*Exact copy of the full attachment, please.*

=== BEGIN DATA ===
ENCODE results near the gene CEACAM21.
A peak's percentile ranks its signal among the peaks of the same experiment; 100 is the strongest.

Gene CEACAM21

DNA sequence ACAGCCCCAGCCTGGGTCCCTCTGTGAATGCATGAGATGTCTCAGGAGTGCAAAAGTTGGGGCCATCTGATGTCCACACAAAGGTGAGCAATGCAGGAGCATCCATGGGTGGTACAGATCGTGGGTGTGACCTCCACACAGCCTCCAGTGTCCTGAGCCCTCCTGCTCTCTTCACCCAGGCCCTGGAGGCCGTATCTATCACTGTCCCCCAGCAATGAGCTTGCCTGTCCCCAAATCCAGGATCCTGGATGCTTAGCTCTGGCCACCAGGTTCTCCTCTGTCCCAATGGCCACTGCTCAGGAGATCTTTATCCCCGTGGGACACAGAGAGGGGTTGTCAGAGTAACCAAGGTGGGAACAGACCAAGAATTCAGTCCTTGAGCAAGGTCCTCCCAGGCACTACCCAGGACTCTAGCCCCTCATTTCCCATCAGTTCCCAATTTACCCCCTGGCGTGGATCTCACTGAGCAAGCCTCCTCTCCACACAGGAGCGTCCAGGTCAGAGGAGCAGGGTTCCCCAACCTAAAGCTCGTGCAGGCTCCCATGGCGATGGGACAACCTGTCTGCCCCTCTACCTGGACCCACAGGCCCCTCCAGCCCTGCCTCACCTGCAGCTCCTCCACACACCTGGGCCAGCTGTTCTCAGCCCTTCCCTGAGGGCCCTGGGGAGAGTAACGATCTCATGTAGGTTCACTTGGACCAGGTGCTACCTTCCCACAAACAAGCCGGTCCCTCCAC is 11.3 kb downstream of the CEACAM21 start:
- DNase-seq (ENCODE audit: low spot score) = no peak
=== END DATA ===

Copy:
ENCODE results near the gene CEACAM21.
A peak's percentile ranks its signal among the peaks of the same experiment; 100 is the strongest.

Gene CEACAM21

DNA sequence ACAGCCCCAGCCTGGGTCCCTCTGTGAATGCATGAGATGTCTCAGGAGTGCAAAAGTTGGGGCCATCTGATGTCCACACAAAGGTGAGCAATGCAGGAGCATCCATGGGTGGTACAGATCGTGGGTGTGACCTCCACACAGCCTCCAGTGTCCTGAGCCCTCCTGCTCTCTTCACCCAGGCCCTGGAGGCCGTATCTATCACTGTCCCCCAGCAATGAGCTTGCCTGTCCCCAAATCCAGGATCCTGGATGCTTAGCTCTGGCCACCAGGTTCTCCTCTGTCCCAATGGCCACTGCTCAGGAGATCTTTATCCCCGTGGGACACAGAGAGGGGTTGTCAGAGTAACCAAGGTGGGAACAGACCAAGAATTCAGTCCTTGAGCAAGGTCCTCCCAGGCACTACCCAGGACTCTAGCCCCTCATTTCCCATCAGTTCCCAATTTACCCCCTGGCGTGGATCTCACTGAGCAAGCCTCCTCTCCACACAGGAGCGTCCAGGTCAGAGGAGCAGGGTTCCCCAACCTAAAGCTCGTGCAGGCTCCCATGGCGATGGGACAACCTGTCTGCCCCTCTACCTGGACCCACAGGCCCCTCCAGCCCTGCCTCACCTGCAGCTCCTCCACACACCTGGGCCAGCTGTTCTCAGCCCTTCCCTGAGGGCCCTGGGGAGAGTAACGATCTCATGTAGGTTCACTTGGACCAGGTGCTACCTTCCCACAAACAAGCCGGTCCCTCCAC is 11.3 kb downstream of the CEACAM21 start:
- DNase-seq (ENCODE audit: low spot score) = no peak